China is upping the stakes in its crackdown on corruption in the healthcare industry.
A second government agency -- the State Administration for Industry and Commerce -- said Thursday it was beginning an investigation into possible bribery and fraud in the provision of medical drugs and services. The probe will last through November.
Another government bureau is already examining price-setting practices in the industry, and Chinese authorities are investigating British drug giant GlaxoSmithKline(GSK) and French companySanofi(GCVRZ) for alleged corrupt practices.
Swiss drugs firm Novartis is the latest company to fall under the spotlight.
A whistleblower claimed her manager at Novartis(NVS) instructed her to use 50,000 yuan ($8,000) to boost sales of its drugs, Chinese newspaper 21st Century Business Herald reported.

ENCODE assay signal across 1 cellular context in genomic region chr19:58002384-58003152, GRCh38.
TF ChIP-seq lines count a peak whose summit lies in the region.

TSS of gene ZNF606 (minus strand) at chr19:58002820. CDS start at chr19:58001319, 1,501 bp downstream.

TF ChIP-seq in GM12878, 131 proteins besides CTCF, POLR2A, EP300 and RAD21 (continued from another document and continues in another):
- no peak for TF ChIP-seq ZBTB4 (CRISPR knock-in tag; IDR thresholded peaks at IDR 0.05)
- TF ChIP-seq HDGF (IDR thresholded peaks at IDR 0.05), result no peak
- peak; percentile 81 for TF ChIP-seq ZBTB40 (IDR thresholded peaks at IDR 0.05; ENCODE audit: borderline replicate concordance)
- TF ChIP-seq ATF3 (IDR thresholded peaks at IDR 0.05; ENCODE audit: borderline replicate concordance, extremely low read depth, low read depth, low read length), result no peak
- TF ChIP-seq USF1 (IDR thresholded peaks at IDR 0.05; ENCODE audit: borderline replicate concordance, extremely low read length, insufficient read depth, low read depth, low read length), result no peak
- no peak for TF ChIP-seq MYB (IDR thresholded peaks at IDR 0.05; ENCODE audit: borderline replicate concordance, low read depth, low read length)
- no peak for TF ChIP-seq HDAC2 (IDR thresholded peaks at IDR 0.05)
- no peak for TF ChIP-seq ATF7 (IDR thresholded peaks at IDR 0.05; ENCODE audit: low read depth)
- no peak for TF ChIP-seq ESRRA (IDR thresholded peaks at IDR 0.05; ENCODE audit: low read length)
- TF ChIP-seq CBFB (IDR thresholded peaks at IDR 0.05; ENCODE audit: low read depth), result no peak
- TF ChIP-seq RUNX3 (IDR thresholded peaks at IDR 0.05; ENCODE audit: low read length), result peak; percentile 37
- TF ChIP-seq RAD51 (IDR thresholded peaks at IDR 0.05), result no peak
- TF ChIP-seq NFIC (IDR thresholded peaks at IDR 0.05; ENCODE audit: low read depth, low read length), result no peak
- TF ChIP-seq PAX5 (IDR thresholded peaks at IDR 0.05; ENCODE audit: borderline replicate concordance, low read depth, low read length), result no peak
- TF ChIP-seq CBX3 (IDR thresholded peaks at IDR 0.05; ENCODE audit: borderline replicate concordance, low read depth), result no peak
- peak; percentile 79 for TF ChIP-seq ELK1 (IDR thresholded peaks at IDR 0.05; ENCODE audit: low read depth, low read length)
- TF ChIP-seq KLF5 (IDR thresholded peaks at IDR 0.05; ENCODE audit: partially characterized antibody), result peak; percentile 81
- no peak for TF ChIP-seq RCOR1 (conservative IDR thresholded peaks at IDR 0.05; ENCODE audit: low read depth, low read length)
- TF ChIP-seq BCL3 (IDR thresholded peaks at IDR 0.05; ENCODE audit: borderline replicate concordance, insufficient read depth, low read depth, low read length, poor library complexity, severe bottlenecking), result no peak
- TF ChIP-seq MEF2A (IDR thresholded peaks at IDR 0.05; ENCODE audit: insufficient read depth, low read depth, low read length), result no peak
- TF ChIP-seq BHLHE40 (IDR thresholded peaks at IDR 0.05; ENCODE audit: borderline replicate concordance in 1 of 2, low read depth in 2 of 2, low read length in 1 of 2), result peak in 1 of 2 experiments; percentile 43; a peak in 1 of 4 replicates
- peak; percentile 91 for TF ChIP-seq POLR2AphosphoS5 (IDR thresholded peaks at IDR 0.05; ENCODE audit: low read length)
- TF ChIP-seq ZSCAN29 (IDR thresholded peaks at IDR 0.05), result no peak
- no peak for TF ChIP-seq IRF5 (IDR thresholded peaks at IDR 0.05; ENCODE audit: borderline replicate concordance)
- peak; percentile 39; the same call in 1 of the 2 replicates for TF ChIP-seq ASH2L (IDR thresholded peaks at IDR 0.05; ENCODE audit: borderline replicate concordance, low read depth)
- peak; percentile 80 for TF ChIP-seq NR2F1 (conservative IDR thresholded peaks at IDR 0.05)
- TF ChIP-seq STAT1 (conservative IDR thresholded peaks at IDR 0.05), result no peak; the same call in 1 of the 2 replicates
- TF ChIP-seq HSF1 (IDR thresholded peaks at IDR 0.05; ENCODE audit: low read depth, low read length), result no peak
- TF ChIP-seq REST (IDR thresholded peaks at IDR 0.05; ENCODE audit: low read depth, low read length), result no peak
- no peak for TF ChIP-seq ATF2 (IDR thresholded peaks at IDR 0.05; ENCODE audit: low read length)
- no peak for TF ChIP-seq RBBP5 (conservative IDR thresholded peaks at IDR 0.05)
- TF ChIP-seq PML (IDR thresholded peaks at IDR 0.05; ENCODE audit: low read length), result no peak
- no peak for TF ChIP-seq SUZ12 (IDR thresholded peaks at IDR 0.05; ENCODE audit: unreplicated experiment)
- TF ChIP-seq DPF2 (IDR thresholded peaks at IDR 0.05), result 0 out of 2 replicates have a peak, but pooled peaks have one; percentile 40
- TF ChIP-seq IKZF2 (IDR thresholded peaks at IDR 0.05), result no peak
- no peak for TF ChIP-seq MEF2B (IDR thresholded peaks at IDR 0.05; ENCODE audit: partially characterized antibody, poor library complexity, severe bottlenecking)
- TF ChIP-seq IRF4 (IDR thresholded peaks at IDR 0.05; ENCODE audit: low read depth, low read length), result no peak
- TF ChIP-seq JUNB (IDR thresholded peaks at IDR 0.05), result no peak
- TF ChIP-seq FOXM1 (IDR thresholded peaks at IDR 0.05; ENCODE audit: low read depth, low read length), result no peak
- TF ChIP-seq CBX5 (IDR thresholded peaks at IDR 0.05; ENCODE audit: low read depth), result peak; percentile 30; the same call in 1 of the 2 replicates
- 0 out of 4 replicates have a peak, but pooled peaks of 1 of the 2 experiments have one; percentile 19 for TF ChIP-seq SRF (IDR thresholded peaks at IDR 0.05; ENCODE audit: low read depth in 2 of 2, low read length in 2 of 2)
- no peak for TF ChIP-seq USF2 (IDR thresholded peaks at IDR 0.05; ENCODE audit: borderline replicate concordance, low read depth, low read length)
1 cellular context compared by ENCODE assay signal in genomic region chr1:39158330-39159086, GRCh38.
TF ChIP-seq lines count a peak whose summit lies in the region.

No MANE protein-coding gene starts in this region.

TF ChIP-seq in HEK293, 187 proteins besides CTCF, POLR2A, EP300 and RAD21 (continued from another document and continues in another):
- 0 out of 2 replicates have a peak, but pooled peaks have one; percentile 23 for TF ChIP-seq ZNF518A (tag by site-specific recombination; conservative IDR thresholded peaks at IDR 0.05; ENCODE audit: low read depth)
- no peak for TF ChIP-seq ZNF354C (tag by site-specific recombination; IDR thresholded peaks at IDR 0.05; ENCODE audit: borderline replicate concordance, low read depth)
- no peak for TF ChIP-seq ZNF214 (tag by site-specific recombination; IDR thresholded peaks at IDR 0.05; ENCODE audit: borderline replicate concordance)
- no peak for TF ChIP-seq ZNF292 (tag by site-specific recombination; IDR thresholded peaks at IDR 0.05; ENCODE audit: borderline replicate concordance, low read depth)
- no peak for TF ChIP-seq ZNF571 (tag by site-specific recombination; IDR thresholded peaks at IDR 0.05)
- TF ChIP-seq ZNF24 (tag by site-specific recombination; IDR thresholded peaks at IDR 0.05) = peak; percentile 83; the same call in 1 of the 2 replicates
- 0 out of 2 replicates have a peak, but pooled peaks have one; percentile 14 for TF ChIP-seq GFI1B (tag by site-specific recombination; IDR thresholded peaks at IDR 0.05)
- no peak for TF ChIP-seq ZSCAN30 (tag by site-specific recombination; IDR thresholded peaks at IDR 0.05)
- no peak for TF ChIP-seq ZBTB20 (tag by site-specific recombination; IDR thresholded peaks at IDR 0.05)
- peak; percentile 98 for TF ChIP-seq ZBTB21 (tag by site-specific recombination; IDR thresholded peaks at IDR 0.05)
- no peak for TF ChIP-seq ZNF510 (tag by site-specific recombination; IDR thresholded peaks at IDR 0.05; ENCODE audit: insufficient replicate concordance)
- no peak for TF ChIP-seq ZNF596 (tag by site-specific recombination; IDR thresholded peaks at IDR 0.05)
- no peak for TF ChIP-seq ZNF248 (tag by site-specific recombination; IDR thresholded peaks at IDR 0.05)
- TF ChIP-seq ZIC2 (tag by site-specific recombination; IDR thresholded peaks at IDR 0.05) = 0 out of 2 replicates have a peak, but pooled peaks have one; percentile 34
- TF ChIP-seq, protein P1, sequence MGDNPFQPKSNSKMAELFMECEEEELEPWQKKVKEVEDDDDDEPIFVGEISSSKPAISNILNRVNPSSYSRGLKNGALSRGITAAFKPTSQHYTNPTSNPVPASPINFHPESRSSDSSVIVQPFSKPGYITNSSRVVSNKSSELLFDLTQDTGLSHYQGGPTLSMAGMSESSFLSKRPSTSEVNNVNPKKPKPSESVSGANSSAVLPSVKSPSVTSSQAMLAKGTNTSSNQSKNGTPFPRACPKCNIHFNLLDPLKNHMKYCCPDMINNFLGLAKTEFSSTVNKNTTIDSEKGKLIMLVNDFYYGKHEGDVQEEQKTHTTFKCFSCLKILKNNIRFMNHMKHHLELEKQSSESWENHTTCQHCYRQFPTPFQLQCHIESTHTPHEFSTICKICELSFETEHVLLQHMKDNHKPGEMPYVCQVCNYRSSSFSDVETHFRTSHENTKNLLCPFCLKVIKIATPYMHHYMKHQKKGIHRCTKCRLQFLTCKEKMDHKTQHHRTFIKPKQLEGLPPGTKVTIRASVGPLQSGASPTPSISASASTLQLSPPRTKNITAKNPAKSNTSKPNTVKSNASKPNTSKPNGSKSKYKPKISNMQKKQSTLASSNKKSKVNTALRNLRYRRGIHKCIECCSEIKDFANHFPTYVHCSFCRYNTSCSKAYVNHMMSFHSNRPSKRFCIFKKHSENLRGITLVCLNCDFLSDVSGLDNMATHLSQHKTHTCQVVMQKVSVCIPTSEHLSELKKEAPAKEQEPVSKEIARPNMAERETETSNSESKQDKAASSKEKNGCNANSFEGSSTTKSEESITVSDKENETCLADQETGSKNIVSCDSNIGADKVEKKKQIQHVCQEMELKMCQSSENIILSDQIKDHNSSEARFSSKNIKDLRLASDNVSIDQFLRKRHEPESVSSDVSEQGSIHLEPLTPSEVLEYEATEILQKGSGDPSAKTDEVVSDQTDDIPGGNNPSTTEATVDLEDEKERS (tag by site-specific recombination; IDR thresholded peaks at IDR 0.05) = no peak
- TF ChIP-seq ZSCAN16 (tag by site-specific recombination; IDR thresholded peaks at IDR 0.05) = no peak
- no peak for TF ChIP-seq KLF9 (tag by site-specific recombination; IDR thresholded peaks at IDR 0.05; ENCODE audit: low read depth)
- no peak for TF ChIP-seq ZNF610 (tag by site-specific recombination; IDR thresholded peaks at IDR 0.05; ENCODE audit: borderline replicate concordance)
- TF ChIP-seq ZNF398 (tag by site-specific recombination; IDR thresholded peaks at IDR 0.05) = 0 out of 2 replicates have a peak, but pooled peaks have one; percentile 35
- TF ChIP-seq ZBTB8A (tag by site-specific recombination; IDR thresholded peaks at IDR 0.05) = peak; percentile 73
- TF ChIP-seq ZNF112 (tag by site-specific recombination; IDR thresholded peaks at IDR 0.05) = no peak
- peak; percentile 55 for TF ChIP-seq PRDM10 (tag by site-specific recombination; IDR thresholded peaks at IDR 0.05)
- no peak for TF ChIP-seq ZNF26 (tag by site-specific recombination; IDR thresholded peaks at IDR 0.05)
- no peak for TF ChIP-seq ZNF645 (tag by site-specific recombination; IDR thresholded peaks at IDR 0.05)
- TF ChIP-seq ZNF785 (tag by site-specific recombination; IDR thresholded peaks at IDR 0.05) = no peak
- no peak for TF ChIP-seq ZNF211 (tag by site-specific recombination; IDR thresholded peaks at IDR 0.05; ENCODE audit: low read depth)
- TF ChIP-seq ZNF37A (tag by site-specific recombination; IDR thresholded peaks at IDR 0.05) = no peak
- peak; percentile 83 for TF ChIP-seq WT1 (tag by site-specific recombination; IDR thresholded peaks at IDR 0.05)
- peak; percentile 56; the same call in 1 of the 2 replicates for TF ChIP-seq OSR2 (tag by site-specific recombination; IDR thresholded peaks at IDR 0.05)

The employee has since resigned and is seeking 5 million yuan in compensation from the company.
Novartis confirmed that a former employee had complained to Chinese labor authorities about "improper business conduct," and that it was looking into the claims.
"Novartis takes allegations of misconduct seriously and will take appropriate actions depending on the findings once the investigation is concluded," it said in a statement.
Earlier this week, the same Chinese publication reported similar allegations against Sanofi. The government announced later that it was investigating whether Sanofi employees paid 503 doctors 1.69 million yuan in bribes disguised as "research grants."
Last month, the National Development and Reform Commission launched an investigation into production costs and price-setting practices at 60 pharmaceutical companies.
The NDRC is China's central economic planning agency. The group regularly reviews drug prices, and periodically implements price ceilings. The agency also directs bulk purchases of pharmaceuticals by local and provincial governments.
The regulator has been busy. Last week it announced record fines against six dairy companies accused of price-fixing and anti-competitive activities.
The companies -- Biostime(BTSDF), Mead Johnson(MJN), Danone(DANOY), Abbott Laboratories(ABT), Friesland and Fonterra -- are set to pay a record $108 million in penalties.